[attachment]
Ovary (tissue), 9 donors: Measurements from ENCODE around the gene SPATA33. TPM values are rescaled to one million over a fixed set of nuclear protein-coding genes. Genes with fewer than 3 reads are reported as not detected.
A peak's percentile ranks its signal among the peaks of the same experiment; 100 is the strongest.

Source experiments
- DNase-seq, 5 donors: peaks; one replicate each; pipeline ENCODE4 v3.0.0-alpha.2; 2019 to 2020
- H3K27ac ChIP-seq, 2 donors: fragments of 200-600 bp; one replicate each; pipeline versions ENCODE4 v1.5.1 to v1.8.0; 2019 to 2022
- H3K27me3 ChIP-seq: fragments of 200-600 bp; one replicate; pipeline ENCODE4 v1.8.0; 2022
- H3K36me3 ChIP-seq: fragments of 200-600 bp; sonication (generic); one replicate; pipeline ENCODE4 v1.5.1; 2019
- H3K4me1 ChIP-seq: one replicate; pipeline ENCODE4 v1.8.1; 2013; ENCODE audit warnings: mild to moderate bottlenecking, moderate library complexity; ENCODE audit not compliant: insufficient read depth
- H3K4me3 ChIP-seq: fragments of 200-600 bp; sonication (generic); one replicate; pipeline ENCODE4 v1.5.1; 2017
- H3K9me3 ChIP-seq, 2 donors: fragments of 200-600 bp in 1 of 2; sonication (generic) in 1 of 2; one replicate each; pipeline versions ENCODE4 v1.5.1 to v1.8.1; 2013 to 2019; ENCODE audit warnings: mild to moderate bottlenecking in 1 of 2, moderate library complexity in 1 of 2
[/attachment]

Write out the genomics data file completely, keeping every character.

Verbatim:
Ovary (tissue), 9 donors: Measurements from ENCODE around the gene SPATA33. TPM values are rescaled to one million over a fixed set of nuclear protein-coding genes. Genes with fewer than 3 reads are reported as not detected.
A peak's percentile ranks its signal among the peaks of the same experiment; 100 is the strongest.

Source experiments
- DNase-seq, 5 donors: peaks; one replicate each; pipeline ENCODE4 v3.0.0-alpha.2; 2019 to 2020
- H3K27ac ChIP-seq, 2 donors: fragments of 200-600 bp; one replicate each; pipeline versions ENCODE4 v1.5.1 to v1.8.0; 2019 to 2022
- H3K27me3 ChIP-seq: fragments of 200-600 bp; one replicate; pipeline ENCODE4 v1.8.0; 2022
- H3K36me3 ChIP-seq: fragments of 200-600 bp; sonication (generic); one replicate; pipeline ENCODE4 v1.5.1; 2019
- H3K4me1 ChIP-seq: one replicate; pipeline ENCODE4 v1.8.1; 2013; ENCODE audit warnings: mild to moderate bottlenecking, moderate library complexity; ENCODE audit not compliant: insufficient read depth
- H3K4me3 ChIP-seq: fragments of 200-600 bp; sonication (generic); one replicate; pipeline ENCODE4 v1.5.1; 2017
- H3K9me3 ChIP-seq, 2 donors: fragments of 200-600 bp in 1 of 2; sonication (generic) in 1 of 2; one replicate each; pipeline versions ENCODE4 v1.5.1 to v1.8.1; 2013 to 2019; ENCODE audit warnings: mild to moderate bottlenecking in 1 of 2, moderate library complexity in 1 of 2